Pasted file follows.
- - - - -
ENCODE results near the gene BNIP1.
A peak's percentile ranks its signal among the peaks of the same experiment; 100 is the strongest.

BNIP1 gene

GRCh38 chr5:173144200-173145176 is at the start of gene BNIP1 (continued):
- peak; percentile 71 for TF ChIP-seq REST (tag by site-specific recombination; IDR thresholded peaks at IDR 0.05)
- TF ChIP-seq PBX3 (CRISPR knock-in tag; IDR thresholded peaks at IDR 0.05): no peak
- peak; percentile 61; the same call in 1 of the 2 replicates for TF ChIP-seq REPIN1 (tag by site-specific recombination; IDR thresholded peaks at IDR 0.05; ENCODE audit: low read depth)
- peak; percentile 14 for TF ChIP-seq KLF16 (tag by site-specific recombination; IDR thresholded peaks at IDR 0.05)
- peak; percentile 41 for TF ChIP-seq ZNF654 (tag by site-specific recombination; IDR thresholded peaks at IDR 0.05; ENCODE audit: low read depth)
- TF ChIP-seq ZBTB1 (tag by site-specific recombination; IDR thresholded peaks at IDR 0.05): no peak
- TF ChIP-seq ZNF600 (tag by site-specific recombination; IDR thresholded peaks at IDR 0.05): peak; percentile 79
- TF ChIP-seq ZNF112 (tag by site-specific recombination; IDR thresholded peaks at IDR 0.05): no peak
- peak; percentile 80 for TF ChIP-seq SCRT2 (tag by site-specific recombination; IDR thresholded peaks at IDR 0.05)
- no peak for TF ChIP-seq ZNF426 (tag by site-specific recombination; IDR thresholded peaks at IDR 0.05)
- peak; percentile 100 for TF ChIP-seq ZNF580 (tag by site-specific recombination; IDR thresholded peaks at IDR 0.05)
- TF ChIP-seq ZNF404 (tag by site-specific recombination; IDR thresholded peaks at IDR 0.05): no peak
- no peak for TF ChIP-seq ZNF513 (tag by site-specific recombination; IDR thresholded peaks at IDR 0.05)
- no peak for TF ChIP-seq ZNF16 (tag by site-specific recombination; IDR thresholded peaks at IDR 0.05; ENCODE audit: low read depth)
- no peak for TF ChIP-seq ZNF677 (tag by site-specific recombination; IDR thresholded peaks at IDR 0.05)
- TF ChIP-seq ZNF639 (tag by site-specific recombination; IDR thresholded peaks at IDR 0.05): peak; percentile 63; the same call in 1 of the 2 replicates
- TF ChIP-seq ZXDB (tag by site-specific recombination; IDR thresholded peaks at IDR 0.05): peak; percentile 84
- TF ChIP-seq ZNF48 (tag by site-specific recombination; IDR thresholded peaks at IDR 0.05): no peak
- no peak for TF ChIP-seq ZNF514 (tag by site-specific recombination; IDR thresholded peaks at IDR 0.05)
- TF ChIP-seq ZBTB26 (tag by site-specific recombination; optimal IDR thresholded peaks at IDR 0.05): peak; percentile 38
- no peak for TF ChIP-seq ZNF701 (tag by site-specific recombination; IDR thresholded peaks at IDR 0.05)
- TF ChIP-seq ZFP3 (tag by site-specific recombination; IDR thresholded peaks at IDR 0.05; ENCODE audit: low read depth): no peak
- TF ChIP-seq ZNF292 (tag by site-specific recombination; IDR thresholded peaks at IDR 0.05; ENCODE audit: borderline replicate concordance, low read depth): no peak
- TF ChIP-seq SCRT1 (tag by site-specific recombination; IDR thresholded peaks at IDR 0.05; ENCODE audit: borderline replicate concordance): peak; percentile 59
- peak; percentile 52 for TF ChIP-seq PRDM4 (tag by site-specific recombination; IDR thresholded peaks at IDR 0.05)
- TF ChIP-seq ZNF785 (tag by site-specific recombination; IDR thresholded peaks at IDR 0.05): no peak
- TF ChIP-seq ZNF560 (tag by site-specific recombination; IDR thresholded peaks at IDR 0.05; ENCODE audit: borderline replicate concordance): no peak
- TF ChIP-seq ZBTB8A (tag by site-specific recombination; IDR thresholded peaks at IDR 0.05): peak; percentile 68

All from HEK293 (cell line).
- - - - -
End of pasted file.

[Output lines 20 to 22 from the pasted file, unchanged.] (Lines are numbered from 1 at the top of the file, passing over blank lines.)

- TF ChIP-seq ZNF639 (tag by site-specific recombination; IDR thresholded peaks at IDR 0.05): peak; percentile 63; the same call in 1 of the 2 replicates
- TF ChIP-seq ZXDB (tag by site-specific recombination; IDR thresholded peaks at IDR 0.05): peak; percentile 84
- TF ChIP-seq ZNF48 (tag by site-specific recombination; IDR thresholded peaks at IDR 0.05): no peak